I got an email today advertising a $250 two-day workshop about iPhone Photography that I immediately scoffed at and wondered who would need two days of instruction to learn how to open the camera app, point the iPhone at something, and press the shutter button. Okay okay, you also have to learn how to hold the phone steady in low-light and turn the flash on or off, but still it’s no where near the amount of skill and knowledge you would need to operate a high-end camera with any kind of creativity.
That is until you factor in the filtering and post-processing apps. Photo filters have seen a resurgence in popularity since we can now install them on camera phones and easily post photos to all of our social networks. Back in the late 1990’s photo filters were all the rage with Adobe Photoshop. Anyone with the software could make images look like sketches, watercolor paintings, or oils on canvas. Of course, those types of effects eventually became over-used since they were too easy and obvious that they lost most of their creative value. Personally, I brought my own creative value to the table by programming my own Photoshop filters and keeping them for myself, but that’s another story.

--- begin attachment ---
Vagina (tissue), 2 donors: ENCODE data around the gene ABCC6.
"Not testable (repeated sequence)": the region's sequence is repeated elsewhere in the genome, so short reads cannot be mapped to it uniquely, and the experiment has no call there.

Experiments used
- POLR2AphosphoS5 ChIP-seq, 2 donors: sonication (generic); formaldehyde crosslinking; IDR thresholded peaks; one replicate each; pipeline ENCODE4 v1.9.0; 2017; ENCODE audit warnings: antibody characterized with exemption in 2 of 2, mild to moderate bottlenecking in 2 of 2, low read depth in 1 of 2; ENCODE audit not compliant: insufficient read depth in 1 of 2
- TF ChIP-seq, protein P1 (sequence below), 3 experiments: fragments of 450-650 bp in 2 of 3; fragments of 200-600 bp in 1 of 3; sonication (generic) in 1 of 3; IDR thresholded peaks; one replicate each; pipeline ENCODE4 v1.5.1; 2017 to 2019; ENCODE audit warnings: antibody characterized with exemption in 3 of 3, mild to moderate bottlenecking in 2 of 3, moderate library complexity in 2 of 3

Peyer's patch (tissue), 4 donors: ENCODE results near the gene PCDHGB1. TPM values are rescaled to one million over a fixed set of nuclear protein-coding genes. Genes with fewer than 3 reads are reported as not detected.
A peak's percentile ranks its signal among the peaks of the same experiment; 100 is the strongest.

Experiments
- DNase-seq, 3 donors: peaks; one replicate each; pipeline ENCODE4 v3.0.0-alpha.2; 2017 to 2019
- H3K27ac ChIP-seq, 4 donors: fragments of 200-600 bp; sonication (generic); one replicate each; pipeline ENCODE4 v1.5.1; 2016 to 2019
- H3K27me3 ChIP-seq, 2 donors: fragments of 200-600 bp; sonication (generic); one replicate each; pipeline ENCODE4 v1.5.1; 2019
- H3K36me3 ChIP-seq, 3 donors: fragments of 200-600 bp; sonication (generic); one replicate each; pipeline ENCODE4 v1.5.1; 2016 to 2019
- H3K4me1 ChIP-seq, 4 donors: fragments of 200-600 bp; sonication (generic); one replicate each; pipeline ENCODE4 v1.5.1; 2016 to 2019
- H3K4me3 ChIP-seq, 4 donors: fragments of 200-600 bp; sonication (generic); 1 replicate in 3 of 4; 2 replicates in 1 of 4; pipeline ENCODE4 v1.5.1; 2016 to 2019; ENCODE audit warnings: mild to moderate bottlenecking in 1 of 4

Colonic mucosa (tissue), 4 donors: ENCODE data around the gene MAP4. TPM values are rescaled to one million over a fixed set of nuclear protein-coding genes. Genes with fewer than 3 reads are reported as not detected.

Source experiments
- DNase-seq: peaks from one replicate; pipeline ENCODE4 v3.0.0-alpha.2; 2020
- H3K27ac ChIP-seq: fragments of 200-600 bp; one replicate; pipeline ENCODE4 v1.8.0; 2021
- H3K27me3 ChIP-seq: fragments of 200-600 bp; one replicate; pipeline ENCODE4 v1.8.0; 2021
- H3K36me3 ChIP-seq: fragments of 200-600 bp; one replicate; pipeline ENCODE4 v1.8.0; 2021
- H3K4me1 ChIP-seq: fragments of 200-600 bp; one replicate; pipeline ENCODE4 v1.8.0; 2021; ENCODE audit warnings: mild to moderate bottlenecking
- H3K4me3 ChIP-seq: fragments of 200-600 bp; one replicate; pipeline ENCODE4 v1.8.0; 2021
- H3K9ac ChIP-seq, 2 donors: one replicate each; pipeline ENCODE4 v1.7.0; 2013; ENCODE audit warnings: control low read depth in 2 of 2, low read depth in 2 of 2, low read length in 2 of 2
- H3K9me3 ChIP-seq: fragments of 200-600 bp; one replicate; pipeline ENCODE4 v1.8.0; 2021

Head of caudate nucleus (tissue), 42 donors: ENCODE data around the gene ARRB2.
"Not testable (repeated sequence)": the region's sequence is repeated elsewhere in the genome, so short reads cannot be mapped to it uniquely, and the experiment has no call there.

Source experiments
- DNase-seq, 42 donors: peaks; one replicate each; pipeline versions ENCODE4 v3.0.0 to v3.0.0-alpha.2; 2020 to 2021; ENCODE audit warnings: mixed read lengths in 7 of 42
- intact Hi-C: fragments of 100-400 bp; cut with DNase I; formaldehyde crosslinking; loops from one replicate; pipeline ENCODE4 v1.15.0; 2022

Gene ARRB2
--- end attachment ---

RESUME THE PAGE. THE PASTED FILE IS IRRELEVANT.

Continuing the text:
In the days of iPhone photo apps you’ve got plenty of very easy one-press effects to apply to your photos to make them look more interesting. Just like in the days of Photoshop filters, iPhone filters kind of mask the lack of creative freedom that’s possible with the actual iPhone camera. On the other hand, the point can be made that many of these apps are actually useful tools for adding to your creative freedom.
Post-processing has always been a part of photography. We’ve always been able to increase our creative freedom after the original photo had been taken. Sure, years ago, it would take a lot longer to process the film and use dodge/burning/compositing techniques in a darkroom. Photoshop brought the post-processing into the desktop computer in the 90’s and now we have our little smartphone apps bringing post-processing right to the palm of our hands (unless you were a Windows Mobile user with Pocket Artist in which case you had it in the last decade).
Still, just like in the 1990’s when I could create a color photo composite in the darkroom with much better image quality than Photoshop on a computer at the time… desktop-based digital post-processing is still far superior in terms of quality and flexibility, but it looks like smartphone-based post processing could very well be the future. Though, just like the one-click filter effects of the 90’s it looks like we’ll have to struggle through some one-click filter effect garbage on the smartphones, before we get to the really good stuff.
Have you become a smartphone photo filtering addict or do you prefer the more pure camera-phone photos even if their image-quality isn’t that great?